TL;DR – If you want the most accurate logon time, you must query the lastLogon attribute from all domain controllers. If a tolerance ±19 days is acceptable, then you can just read lastLogonTimestamp from the closest domain controller.


This attribute is not replicated and is maintained separately on each domain controller in the domain. To get an accurate value for the user’s last logon in the domain, the Last-Logon attribute for the user must be retrieved from every domain controller in the domain. The largest value that is retrieved is the true last logon time for that user.


Whenever a user logs on, the value of this attribute is read from the DC. If the value is older [ current_time – msDS-LogonTimeSyncInterval ], the value is updated. The initial update after the raise of the domain functional level is calculated as 14 days minus random percentage of 5 days.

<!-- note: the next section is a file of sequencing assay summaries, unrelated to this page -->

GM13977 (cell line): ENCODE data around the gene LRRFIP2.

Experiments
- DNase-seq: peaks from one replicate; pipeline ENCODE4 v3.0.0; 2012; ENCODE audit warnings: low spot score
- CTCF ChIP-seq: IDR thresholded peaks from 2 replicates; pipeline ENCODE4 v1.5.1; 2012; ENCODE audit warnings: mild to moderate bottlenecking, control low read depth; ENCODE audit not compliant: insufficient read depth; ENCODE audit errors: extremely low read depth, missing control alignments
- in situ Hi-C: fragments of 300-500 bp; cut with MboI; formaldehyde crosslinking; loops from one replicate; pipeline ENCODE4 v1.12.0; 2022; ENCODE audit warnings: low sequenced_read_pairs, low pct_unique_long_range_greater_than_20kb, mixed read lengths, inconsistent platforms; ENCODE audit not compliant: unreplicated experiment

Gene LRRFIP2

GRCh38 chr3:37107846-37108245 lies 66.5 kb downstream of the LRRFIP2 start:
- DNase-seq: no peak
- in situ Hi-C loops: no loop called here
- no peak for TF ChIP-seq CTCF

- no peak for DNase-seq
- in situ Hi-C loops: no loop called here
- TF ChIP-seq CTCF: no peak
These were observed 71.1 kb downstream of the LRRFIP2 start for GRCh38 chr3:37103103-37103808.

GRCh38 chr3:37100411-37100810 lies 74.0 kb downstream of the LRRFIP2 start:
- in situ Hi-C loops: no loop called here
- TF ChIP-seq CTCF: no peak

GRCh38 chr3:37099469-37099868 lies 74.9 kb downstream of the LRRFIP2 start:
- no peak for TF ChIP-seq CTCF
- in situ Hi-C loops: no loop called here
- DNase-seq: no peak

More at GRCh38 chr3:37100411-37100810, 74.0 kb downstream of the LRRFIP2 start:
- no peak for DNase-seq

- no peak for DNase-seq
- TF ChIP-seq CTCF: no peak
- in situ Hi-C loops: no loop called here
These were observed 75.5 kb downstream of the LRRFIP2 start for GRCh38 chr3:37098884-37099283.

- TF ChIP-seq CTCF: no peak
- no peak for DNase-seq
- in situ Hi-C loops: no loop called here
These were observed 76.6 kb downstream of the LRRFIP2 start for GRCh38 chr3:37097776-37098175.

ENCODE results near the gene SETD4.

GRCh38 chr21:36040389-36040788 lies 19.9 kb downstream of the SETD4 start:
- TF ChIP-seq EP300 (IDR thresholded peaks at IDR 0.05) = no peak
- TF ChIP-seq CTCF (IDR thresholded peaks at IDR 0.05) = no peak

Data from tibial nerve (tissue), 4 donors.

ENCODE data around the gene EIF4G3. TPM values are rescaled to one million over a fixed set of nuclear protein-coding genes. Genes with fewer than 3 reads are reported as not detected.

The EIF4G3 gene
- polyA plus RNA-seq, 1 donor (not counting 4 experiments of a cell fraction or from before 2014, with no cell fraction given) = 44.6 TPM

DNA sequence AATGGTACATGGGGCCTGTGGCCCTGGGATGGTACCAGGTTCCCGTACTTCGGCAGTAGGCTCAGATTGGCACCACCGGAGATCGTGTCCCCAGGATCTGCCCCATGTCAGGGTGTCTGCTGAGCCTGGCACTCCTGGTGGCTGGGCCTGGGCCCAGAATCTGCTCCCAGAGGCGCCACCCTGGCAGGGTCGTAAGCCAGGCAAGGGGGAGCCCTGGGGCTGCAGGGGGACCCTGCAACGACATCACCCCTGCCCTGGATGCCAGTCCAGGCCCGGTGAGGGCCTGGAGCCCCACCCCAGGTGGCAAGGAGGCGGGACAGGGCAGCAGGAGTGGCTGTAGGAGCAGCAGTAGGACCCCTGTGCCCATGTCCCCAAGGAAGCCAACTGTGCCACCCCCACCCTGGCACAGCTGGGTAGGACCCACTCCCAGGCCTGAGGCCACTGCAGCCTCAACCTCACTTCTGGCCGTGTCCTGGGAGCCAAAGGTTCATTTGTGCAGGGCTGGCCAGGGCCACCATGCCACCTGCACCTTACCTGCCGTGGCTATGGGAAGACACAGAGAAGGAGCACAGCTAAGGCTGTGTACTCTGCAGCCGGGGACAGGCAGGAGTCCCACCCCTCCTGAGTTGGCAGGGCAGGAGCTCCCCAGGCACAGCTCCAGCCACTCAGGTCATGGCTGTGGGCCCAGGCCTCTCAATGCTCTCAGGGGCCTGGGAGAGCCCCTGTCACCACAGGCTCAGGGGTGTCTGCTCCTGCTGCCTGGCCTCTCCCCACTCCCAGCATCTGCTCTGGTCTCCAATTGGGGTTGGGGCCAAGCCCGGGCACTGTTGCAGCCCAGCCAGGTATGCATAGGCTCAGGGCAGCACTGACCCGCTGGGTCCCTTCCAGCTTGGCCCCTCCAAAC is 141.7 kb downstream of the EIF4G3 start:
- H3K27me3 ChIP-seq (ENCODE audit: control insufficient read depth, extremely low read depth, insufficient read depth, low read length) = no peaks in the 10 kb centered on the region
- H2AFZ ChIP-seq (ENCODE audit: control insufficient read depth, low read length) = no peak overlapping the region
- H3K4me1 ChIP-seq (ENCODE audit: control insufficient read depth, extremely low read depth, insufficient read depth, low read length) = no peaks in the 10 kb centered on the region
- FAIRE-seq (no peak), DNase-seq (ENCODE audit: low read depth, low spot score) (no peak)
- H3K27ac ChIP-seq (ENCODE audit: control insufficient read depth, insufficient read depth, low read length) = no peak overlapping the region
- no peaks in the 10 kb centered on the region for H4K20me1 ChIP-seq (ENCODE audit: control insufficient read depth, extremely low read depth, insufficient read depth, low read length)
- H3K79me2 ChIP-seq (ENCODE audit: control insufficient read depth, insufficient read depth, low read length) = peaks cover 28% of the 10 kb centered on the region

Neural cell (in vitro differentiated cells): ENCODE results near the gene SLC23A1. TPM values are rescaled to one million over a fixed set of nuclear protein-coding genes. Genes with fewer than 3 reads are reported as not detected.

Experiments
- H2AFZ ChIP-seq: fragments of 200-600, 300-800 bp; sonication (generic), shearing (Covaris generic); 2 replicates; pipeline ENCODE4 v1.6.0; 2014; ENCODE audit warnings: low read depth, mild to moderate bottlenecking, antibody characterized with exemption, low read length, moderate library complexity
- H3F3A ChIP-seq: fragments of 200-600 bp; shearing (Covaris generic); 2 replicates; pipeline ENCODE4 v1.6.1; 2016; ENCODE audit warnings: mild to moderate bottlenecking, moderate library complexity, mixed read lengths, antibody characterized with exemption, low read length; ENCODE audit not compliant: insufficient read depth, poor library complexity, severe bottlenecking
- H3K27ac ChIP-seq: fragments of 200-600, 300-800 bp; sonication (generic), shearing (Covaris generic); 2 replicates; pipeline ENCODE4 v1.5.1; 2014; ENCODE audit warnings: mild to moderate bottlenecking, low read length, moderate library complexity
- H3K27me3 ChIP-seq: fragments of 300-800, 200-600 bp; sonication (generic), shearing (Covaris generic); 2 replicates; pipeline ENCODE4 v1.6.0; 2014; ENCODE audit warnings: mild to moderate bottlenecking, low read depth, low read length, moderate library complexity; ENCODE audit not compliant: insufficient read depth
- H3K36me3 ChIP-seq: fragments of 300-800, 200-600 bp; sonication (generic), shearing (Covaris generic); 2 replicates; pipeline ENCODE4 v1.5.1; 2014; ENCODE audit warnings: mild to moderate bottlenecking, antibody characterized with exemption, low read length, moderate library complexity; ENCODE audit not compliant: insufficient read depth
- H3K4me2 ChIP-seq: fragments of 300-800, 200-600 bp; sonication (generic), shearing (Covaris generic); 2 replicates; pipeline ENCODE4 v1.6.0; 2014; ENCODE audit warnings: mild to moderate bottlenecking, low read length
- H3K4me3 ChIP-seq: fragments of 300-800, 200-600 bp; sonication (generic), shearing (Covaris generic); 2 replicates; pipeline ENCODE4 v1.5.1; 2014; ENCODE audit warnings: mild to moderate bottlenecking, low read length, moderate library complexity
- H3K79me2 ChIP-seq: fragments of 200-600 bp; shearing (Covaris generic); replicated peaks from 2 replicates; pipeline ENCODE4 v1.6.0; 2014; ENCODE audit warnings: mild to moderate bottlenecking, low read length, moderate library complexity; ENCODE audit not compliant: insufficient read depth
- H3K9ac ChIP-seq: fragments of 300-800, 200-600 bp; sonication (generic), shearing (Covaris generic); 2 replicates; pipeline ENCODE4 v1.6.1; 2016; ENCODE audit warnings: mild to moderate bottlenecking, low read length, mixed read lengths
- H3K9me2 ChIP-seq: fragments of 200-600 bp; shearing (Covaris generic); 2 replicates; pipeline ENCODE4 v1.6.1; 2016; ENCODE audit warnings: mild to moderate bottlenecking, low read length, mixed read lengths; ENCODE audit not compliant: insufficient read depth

1. Both dates are stored as a FILETIME (Int64 in .Net/PowerShell) if you retrieve them programatically.
  2. PowerShell also provides a LastLogonDate property. I would have preferred to provide Microsoft specific documentation to confirm this, but most sources say and my testing confirms it is the lastLogonTimestamp converted to a l̲o̲c̲a̲l̲ DateTime value.

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